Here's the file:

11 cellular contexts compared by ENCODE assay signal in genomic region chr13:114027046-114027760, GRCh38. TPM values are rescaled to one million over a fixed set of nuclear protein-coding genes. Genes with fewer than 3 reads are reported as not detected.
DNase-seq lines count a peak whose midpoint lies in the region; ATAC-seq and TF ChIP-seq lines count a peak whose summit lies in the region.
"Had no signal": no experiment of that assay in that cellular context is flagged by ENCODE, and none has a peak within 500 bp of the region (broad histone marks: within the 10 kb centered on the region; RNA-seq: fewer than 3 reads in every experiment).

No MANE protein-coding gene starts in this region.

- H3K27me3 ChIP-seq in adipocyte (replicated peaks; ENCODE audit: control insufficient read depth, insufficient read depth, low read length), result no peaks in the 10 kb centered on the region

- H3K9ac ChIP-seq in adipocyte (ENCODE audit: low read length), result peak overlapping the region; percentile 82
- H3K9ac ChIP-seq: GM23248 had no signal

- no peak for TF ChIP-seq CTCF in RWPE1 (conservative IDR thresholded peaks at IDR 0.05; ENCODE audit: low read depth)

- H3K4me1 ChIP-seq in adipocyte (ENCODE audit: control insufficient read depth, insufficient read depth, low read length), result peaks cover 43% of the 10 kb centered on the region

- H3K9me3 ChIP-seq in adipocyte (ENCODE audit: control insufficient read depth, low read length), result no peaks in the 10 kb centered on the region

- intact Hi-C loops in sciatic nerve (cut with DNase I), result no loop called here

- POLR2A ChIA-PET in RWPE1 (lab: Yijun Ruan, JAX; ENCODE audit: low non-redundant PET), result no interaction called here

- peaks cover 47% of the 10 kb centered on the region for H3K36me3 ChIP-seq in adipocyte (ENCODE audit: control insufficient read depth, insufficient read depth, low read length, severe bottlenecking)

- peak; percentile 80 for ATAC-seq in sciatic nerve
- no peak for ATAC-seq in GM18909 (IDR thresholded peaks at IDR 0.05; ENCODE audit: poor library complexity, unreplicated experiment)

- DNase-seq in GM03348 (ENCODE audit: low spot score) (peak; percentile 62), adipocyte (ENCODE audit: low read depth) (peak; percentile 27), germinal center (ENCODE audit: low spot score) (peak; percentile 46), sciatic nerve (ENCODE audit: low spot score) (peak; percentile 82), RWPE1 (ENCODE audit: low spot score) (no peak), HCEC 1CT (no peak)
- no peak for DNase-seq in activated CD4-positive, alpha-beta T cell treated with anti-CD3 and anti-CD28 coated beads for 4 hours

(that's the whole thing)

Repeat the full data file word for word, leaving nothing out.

11 cellular contexts compared by ENCODE assay signal in genomic region chr13:114027046-114027760, GRCh38. TPM values are rescaled to one million over a fixed set of nuclear protein-coding genes. Genes with fewer than 3 reads are reported as not detected.
DNase-seq lines count a peak whose midpoint lies in the region; ATAC-seq and TF ChIP-seq lines count a peak whose summit lies in the region.
"Had no signal": no experiment of that assay in that cellular context is flagged by ENCODE, and none has a peak within 500 bp of the region (broad histone marks: within the 10 kb centered on the region; RNA-seq: fewer than 3 reads in every experiment).

No MANE protein-coding gene starts in this region.

- H3K27me3 ChIP-seq in adipocyte (replicated peaks; ENCODE audit: control insufficient read depth, insufficient read depth, low read length), result no peaks in the 10 kb centered on the region

- H3K9ac ChIP-seq in adipocyte (ENCODE audit: low read length), result peak overlapping the region; percentile 82
- H3K9ac ChIP-seq: GM23248 had no signal

- no peak for TF ChIP-seq CTCF in RWPE1 (conservative IDR thresholded peaks at IDR 0.05; ENCODE audit: low read depth)

- H3K4me1 ChIP-seq in adipocyte (ENCODE audit: control insufficient read depth, insufficient read depth, low read length), result peaks cover 43% of the 10 kb centered on the region

- H3K9me3 ChIP-seq in adipocyte (ENCODE audit: control insufficient read depth, low read length), result no peaks in the 10 kb centered on the region

- intact Hi-C loops in sciatic nerve (cut with DNase I), result no loop called here

- POLR2A ChIA-PET in RWPE1 (lab: Yijun Ruan, JAX; ENCODE audit: low non-redundant PET), result no interaction called here

- peaks cover 47% of the 10 kb centered on the region for H3K36me3 ChIP-seq in adipocyte (ENCODE audit: control insufficient read depth, insufficient read depth, low read length, severe bottlenecking)

- peak; percentile 80 for ATAC-seq in sciatic nerve
- no peak for ATAC-seq in GM18909 (IDR thresholded peaks at IDR 0.05; ENCODE audit: poor library complexity, unreplicated experiment)

- DNase-seq in GM03348 (ENCODE audit: low spot score) (peak; percentile 62), adipocyte (ENCODE audit: low read depth) (peak; percentile 27), germinal center (ENCODE audit: low spot score) (peak; percentile 46), sciatic nerve (ENCODE audit: low spot score) (peak; percentile 82), RWPE1 (ENCODE audit: low spot score) (no peak), HCEC 1CT (no peak)
- no peak for DNase-seq in activated CD4-positive, alpha-beta T cell treated with anti-CD3 and anti-CD28 coated beads for 4 hours